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Immunity-boosting drugs may have huge implications in the pharmaceutical fight against COVID-19.

As MIT Technology Review reports, a number of immunity-boosting drugs are currently being studied to see whether they can help course-correct damage the coronavirus does to the immune system.

One of the most promising avenues of research comes from a class of pharmaceuticals known as statins, which are most commonly used to combat high cholesterol but have in recent years been studied for their off-label immunity-boosting properties — and, as it turns out, this fascinating benefit may help with COVID-19 treatment.

As University of Birmingham aging and immunity researcher Janet Lord tells MIT Tech, she and many in her cohort believe this class of drugs is actually better at improving immune systems than lowering cholesterol.

In 2018, Lord and her colleagues ran a small statin trial for older people, aged 68 to 90, who were hospitalized with pneumonia. They found that the patients who took a statin simvastatin were much less likely to die than the ones who took a placebo.

Researchers' more recent hope, as the report notes, is that statin regimens may similarly help older patients more likely to succumb to COVID combat acute infections — and Lord and her team aren't alone in investigating whether statins can help with COVID.

MIT Tech points to Wuhan University researcher Xiao-Jing Zhang, whose team compared the outcomes of patients who happened to be on cholesterol-lowering drugs when they were hospitalized with COVID to those who weren't. They found that those who were taking statins were much less likely to die from COVID than their counterparts who weren't on cholesterol meds.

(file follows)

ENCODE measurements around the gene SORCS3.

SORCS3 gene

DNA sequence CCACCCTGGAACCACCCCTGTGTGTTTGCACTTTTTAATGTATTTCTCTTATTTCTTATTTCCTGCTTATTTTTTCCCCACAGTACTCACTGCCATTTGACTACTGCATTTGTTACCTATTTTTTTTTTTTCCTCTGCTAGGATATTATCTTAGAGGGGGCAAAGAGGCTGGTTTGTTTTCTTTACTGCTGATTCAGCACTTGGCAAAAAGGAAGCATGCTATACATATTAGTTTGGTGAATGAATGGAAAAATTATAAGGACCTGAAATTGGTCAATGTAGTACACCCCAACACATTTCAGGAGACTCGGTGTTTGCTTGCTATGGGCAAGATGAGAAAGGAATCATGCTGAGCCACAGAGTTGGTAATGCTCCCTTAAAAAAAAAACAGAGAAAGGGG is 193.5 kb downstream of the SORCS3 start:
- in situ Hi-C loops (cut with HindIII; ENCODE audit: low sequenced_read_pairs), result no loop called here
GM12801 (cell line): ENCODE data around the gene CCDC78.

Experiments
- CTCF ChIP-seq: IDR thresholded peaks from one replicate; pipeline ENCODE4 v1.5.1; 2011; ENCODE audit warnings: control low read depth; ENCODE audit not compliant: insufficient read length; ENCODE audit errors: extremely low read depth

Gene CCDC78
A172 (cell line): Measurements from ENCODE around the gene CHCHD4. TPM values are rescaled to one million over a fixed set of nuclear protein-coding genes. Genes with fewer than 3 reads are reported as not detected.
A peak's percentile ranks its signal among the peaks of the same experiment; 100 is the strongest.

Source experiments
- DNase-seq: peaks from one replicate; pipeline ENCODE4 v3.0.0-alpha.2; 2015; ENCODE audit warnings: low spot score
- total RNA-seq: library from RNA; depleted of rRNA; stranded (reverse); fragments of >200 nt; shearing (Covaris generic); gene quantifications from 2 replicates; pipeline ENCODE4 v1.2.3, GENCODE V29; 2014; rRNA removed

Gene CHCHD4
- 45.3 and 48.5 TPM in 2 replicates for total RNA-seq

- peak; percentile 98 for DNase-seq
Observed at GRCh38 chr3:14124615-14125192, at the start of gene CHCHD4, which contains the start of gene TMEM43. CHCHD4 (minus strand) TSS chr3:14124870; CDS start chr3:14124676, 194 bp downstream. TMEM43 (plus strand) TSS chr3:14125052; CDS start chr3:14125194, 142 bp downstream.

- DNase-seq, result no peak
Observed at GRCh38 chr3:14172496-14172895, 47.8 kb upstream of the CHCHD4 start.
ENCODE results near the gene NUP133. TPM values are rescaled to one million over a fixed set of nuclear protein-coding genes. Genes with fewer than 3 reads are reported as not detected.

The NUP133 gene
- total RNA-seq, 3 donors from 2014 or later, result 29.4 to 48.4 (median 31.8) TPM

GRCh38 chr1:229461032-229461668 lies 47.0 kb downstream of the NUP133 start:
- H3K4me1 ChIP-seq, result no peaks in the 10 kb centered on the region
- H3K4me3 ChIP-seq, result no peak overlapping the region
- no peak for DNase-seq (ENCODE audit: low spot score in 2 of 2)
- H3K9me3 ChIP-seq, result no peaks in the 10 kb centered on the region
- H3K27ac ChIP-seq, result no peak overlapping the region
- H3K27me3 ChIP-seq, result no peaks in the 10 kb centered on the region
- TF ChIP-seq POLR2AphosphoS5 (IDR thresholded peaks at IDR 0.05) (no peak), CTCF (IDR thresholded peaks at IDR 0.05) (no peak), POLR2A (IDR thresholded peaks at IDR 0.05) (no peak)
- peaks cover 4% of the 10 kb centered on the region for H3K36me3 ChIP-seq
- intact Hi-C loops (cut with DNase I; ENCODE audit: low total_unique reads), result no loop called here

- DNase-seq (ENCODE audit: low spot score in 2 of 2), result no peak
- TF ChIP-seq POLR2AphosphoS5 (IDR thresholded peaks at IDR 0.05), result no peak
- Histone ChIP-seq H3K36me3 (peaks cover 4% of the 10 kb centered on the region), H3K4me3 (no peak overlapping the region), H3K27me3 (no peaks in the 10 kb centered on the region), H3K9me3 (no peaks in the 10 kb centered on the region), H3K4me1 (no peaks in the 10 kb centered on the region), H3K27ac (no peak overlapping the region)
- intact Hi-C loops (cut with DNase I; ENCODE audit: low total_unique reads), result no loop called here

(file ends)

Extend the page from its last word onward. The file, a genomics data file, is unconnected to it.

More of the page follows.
Alongside studies around already-extant drugs are upstart labs looking into newer medications that might help older people cope with COVID infections, to varied results.

Perhaps the most promising of these pharma startups is Tornado Therapeutics, according to MIT Tech, which is working on treatments target the mTOR enzyme that regulates metabolism. Though their first study in 2014 looking into a drug to help older people have less severe responses to flu vaccines was promising, a follow-up trial, the report notes, yielded poor results.

During the COVID pandemic, according to the outlet's reporting, Tornado Therapeutics has been giving drugs similar to rapamycin, an immunosuppressive drug most often given to people to help them recover from kidney transplants, to nursing home patients during coronavirus outbreaks. Intriguingly, the patients taking the rapamycin clone developed no symptoms, while half of those taking the placebo died and an additional 25 percent of placebo subjects developed severe COVID.

There's obviously much more study needed to figure out whether so-called anti-aging drugs actually do help our immune systems — but when it comes to COVID, anything that sticks when thrown at the wall is a good thing.

READ MORE: Anti-aging drugs are being tested as a way to treat covid [MIT Technology Review]

And on completely non-effective COVID "treatments": Inmates Treated With Ivermectin Without Their Knowledge

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